Alexander believes that AI will transform the operational framework and introduce logistical efficiencies creating AI-enabled drones to their multi-modal organ transportation network.
“The idea is that manned aircraft and UAVs will work together to deliver organs and other critical cargo with some level of ground transportation involved,” said Alexander. “Although our drones can do direct pickups and drop-offs to and from hospitals if the FAA allocates space for this service, our established frameworks create the scheduling, dispatching and flight execution.”
Alexander says this is where AI becomes invaluable.
“Spartacus is tied into real-time data sources including the FAA, weather, traffic and other related data sources to leverage its learning capabilities for optimized transportation options,” said Alexander. “From those datasets, it selects the best way forward using customer specifics, such as time of arrival, geo-location and cost.”
Alexander adds that the system also provides optimized recommendations even during the mission to correspond with changing conditions.
“As Sparticus gets smarter over time and data is built up in its historical and temporal layers, the AI improves its efficiency,” said Alexander. “Once properly trained, Spartacus will achieve high rates of mission completion success for each organ transportation and delivery.
In other words, says Alexander, manned aircraft, drones and ground transportation will all be guided by AI during the scheduling and dispatching stages to deliver organs more efficiently.
According to a spokesperson from DP World, which ships 10% of the world’s trade, the logistics industry has been hampered for decades by inefficient technology and outdated operating systems. “Until recently, organizations also couldn’t see where in the world their goods were once they had left the warehouse, meaning it was virtually impossible to act quickly or nimbly to changing circumstances.”
“As the demand for global goods continues to increase, these outdated ways of working need to change, and as a business, it’s our priority to help the industry transform,” said DP World through a spokesperson. “Data and AI will play an increasingly important role in our future, and we recognize it as a real gamechanger for the industry.”
Ryan Rusnak, CTO of Airspace, says determining the optimal path for time-critical shipments such as human organs for transplant, critical airplane parts, or vaccines.
“Most of these start at an arbitrary place—a lab, hospital, warehouse—versus an airport. And, then there are numerous options to take the package to its final destination; in fact, there are more than 180 million ways to go just from San Francisco to Boston,” said Rusnak.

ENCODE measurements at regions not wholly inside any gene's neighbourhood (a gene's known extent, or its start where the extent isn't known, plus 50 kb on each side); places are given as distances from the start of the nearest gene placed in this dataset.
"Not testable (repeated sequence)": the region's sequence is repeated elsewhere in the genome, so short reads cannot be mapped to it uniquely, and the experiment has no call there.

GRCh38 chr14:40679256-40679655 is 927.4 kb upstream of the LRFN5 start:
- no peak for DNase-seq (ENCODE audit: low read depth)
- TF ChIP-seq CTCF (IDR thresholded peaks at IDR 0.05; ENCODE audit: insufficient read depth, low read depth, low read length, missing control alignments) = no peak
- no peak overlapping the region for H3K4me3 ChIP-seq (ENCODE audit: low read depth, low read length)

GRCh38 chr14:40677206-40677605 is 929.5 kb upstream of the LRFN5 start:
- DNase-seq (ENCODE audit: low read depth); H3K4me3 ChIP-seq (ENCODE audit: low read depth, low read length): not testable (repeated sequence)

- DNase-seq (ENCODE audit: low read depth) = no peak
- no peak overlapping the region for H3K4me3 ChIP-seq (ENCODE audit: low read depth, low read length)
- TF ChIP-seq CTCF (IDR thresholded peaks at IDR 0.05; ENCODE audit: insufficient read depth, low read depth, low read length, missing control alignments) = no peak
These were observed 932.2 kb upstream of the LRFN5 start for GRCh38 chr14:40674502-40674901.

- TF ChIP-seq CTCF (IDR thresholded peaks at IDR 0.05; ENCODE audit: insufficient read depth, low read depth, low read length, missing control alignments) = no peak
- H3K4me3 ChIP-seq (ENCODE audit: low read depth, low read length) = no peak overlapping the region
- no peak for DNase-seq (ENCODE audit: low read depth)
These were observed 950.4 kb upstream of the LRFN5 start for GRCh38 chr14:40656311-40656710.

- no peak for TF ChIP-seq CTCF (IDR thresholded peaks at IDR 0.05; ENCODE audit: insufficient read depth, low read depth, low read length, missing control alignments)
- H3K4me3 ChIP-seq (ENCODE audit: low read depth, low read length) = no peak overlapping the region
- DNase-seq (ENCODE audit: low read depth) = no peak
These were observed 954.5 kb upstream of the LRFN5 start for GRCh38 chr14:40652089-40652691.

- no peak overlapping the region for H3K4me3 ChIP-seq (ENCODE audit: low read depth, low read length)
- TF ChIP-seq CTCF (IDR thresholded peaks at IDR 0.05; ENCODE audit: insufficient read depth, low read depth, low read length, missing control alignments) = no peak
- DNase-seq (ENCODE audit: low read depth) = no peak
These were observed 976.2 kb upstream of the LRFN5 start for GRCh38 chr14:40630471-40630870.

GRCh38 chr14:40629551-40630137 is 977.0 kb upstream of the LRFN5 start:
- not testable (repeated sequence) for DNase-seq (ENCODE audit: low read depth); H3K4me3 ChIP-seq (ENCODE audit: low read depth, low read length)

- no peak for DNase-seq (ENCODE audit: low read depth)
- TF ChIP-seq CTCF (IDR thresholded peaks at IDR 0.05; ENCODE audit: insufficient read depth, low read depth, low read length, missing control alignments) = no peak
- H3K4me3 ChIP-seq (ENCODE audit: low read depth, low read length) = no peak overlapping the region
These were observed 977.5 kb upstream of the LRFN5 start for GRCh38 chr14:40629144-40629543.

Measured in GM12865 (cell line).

“In addition to choosing the best route, factors like traffic, weather, the driver’s knowledge of the route and real-time incidents also need to be considered as events unfold, making it a highly complex and ever-evolving equation,” adds Rusnak.
Rusnak says you only have to look at the possibilities of a time-critical shipment traveling from Boston to San Francisco. “With more than 180 million transport options to see how complicated it is without AI.”
For context, Rusnak says it takes a computer more than four hours just to count to a trillion. “Even traditional computer programs with conditional logic or graph transversal cannot solve the problem,” said Rusnak.
“Before AI and machine learning, about one in three time-critical shipments arrived late,” said Rusnak. “When it comes to time-critical shipments, AI can be used to assess all of the possible ways to ship a specific commodity to a specific destination to determine the best route.”
According to Rusnak, different types of commodities have different profiles for an optimal route. In the case of a living organ, Rusnak says that AI looks for all of the fastest paths and uses a neural net to score them.
“Based on all possible ways to ship an organ [..] AI considers the confidence level of particular routes, and can also do this for situations that it hasn’t seen before in less than a second,” said Runak. “It can also get even smarter over time by observing and analyzing vast amounts of data it encounters.”
“For instance, an organ requires a route that is as fast as possible with minimal risk, while cryogenic tissue requires minimal cost with no later than same-day delivery,” said Rusnak. “The first would prefer something like driving farther to a different airport to make an earlier flight while the second would minimize ground transportation while still making a same-day cutoff.”
According to Niles, whose organization works with Airspace and other technology partners, the ability to re-route in real-time helps fulfill their lifesaving mission.
Niles says that over the last three years, they have shipped close to 1,000 kidneys using perfusion technology, including real-time GPS tracking.
“If there is a transportation delay, that notification will help our team also notify the transplant center, and they can adjust based on that real-time information,” said Niles. “The system we use also looks to optimize the transportation route and provide a new delivery time based on the delay.”
“Overall, the use of AI in life-critical transport will transform the entire industry,” said Alexander.